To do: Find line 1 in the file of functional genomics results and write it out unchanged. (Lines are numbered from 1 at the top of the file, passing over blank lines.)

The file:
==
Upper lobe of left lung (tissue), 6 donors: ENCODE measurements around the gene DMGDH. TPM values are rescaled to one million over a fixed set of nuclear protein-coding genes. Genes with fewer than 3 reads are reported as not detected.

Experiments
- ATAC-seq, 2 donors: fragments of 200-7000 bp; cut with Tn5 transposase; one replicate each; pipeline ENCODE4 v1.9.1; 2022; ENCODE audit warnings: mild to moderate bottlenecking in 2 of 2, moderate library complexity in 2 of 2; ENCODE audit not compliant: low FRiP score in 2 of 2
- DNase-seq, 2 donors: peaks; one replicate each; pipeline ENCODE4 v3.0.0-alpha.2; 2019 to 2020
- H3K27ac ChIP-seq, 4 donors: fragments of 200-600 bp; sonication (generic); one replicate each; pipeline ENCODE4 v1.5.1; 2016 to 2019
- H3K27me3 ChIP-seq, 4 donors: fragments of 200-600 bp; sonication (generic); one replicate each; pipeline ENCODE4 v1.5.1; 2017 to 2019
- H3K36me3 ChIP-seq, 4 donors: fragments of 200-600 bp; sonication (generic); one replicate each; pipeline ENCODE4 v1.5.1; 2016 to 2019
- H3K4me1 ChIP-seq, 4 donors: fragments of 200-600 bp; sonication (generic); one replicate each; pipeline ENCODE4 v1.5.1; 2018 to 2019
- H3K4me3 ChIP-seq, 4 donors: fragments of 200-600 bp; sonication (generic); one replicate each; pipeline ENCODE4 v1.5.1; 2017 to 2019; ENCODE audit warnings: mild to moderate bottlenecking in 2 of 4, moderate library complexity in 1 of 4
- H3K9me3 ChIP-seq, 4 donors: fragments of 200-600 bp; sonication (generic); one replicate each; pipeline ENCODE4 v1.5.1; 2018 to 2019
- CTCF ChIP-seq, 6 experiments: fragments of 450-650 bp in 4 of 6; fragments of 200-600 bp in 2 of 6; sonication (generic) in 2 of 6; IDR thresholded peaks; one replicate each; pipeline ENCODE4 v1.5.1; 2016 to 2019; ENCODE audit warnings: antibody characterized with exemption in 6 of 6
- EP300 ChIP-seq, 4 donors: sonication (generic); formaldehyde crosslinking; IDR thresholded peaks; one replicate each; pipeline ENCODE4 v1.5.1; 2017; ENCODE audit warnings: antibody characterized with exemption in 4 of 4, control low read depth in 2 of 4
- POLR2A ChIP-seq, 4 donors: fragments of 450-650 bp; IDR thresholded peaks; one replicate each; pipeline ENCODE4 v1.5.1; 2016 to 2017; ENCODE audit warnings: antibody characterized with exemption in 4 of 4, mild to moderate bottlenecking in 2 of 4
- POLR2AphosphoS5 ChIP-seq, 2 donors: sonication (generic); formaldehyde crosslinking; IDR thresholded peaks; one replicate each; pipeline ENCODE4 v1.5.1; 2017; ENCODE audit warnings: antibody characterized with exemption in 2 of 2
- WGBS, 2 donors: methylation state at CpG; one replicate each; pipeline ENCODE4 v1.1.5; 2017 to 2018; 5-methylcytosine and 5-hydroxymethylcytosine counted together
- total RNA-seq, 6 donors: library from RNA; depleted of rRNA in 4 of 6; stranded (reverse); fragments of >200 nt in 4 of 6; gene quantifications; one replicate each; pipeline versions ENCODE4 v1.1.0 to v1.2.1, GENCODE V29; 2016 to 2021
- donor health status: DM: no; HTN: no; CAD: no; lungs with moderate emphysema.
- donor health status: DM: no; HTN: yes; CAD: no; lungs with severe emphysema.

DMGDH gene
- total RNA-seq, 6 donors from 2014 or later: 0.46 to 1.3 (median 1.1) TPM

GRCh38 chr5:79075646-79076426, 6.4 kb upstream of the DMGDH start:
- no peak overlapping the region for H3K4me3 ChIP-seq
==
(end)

Upper lobe of left lung (tissue), 6 donors: ENCODE measurements around the gene DMGDH. TPM values are rescaled to one million over a fixed set of nuclear protein-coding genes. Genes with fewer than 3 reads are reported as not detected.